One should read the pages 372-378 of the souvenirs of the Free French called “des hommes libres.” In it, the French diplomat Francois Coulet said: “The general said to me ‘tomorrow, the 14th of June, first visit of the allied bridgehead, I will leave you there as provisional delegate of the French Republic, you will manage.’  But that wasn’t easy, because the allies had not recognized me as a regular French officer.” {Churchill and FDR had created a fiction called AMGOT American Government of Occupied Territory they had not recognized Coulet as a delegate of Eisenhower. They had appointed Americans to all the posts that French men were already chosen for by the Free French} “…I was weighed down by my responsibility, which included an enormous iron truck containing thousands of bank notes of the French. Why? To pay the administration of the French regions to remove the traces of the Vichy government that were everywhere.” {American forces landed in Belgium, they used Belgian money printed in Washington. They tried the same thing with French money, which was why Coulet had real French money in his truck. The Belgians paid their taxes with this false money and all of this contributed to the enormous confusion in Europe.}

One can only imagine the general confusion between AMGOT and the legitimate money under the control of Coulet. One example will suffice. General Montgomery, the son of a high dignitary of the Anglican Church, recognized the authority of Francois Coulet when he is told that Francois Coulet is not a Catholic but a Protestant like him. They were attached to the preparations of D-Day.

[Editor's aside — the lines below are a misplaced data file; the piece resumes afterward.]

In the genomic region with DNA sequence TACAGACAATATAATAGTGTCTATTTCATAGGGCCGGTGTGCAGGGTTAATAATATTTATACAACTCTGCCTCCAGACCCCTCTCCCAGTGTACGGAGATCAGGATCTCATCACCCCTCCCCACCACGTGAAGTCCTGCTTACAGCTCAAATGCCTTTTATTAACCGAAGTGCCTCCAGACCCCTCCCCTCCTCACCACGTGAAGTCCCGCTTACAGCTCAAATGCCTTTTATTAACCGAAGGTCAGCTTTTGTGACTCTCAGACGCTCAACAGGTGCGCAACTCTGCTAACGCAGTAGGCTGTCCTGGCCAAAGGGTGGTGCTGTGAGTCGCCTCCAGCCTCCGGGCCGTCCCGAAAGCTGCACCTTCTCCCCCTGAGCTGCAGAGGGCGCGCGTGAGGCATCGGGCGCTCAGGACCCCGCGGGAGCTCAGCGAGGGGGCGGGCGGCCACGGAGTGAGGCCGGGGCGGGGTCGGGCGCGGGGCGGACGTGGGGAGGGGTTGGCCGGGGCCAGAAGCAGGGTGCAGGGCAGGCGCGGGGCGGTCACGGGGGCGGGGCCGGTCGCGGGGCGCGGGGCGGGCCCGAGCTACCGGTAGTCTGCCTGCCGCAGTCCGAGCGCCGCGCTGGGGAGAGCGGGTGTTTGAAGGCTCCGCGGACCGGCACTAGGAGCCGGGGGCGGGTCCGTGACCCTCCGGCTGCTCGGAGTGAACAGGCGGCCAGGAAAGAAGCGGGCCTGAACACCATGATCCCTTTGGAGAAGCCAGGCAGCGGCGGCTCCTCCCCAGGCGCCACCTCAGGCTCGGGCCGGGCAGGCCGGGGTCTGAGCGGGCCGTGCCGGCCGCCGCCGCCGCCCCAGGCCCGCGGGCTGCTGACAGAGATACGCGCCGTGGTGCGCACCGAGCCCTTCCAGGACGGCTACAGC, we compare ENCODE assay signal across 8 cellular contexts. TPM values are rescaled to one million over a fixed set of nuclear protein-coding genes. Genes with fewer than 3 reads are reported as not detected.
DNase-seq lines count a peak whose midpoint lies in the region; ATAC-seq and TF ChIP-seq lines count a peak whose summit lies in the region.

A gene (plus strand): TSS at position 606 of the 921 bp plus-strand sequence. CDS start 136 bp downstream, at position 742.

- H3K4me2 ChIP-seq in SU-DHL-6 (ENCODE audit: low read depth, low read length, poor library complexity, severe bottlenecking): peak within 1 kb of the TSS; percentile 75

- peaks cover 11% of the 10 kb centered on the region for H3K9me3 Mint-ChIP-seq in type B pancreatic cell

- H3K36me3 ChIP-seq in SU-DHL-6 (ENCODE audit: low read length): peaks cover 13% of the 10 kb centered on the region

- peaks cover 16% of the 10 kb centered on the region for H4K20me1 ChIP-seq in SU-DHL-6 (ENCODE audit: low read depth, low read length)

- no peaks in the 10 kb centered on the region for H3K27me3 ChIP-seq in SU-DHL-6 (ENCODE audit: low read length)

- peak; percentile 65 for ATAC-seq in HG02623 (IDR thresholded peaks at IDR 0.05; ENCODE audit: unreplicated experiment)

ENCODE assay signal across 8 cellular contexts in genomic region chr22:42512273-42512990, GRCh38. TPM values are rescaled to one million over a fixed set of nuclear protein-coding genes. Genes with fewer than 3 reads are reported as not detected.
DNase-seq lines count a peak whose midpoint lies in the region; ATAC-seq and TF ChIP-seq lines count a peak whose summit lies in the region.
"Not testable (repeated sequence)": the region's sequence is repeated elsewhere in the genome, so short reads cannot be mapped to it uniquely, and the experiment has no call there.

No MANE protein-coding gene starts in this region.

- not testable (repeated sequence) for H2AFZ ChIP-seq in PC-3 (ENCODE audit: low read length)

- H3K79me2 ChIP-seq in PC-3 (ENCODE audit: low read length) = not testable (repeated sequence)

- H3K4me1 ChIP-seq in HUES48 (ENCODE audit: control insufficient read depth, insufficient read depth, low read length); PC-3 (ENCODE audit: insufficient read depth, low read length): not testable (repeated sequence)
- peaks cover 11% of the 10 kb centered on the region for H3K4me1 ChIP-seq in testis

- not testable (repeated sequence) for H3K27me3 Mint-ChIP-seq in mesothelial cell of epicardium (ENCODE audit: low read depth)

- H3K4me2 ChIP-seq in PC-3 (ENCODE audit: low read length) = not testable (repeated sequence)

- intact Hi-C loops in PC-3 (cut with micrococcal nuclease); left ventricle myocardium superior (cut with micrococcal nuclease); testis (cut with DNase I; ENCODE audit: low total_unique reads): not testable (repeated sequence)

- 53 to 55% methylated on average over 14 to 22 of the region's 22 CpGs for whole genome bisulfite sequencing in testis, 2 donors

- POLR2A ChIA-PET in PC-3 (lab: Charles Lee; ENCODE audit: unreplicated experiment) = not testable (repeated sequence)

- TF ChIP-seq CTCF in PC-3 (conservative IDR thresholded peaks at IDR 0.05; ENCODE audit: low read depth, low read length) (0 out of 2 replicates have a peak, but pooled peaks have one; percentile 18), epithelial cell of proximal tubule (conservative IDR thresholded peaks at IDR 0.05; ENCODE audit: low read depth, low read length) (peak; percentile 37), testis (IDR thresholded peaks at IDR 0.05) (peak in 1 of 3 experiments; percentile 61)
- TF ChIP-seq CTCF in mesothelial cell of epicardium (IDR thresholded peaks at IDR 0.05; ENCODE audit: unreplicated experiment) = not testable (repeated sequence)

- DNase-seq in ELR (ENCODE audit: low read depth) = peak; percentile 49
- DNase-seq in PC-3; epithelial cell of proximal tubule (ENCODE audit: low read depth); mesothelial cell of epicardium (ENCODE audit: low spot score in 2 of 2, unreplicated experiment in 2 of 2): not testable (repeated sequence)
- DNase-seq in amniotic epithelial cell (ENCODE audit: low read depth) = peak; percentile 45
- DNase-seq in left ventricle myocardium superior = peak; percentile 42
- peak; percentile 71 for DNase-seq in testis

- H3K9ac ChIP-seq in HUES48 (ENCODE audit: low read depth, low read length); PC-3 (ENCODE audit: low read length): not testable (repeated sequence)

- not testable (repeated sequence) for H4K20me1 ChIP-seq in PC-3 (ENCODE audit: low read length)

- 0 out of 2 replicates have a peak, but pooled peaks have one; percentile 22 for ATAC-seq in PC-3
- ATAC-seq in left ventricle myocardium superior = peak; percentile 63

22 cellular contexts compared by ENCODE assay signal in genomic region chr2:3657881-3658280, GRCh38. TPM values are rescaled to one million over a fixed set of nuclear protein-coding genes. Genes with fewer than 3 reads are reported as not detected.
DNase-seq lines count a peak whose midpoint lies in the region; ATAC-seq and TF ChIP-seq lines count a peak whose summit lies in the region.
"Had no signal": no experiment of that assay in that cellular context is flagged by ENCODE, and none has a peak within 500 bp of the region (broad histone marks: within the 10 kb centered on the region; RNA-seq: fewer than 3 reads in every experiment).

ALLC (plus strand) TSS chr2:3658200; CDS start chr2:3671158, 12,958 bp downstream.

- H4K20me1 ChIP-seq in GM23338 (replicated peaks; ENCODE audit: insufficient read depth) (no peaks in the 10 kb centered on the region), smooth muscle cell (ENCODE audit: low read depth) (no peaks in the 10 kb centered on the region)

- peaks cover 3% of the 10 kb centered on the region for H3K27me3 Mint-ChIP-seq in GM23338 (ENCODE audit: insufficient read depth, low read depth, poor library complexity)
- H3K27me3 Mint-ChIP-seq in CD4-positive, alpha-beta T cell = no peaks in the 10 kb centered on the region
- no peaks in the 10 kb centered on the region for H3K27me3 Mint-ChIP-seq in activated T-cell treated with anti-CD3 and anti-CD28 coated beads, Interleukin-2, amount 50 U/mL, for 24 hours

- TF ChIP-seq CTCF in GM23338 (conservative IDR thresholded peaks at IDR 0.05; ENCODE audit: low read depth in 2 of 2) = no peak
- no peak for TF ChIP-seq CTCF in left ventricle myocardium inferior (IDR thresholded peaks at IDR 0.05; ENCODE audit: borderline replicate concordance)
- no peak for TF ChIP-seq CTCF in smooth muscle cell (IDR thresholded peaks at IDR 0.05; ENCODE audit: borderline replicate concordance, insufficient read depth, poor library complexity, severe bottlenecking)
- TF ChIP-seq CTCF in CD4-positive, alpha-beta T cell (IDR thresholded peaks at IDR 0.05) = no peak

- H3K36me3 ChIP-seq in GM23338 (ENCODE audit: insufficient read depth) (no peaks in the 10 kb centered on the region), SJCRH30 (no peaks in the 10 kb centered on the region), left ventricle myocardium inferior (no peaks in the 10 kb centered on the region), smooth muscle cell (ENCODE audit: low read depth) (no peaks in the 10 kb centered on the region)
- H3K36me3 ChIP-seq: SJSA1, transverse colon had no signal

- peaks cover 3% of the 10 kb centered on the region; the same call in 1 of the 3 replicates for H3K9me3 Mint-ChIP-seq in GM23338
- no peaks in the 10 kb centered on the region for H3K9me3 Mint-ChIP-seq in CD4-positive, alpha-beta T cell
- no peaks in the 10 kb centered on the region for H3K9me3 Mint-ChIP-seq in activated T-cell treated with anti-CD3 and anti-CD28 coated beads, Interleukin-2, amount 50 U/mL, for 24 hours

Section III

Last weeks in London, V1 Bombs falling and the return to Paris

It was impossible to forget that we were at war every day.  In fact, hardly a week after D-Day, on the 13th of June, the first guided bomb, the V1 falls on the capital.  We pretended to ignore them by pure stoicism, like all the London citizens. But in reality we were afraid. The bombs arrived over the city with a sinister slowness, at the end of their fuel.  We could see them distinctly. On their tail they had the radio control mechanism. The characteristic buzzing of the engine stopped. How could we know where the bomb was going to fall? It fell in an enormous explosion, destroying a whole five-story apartment building. In driving through London, you could take a fatal turn from one street to the other. It was a new blitz.  The destruction was visible everywhere. My room on Pembroke Road, near the French Lycee, was one block from the Earl’s Court underground station. On reaching my room on the third floor, I found there was no door, the hinge had been undone by the explosion. You could only enter the room by lifting the door and moving it. In front of the underground you could see that half the streets were an enormous ruin.  We were all stoic Londoners.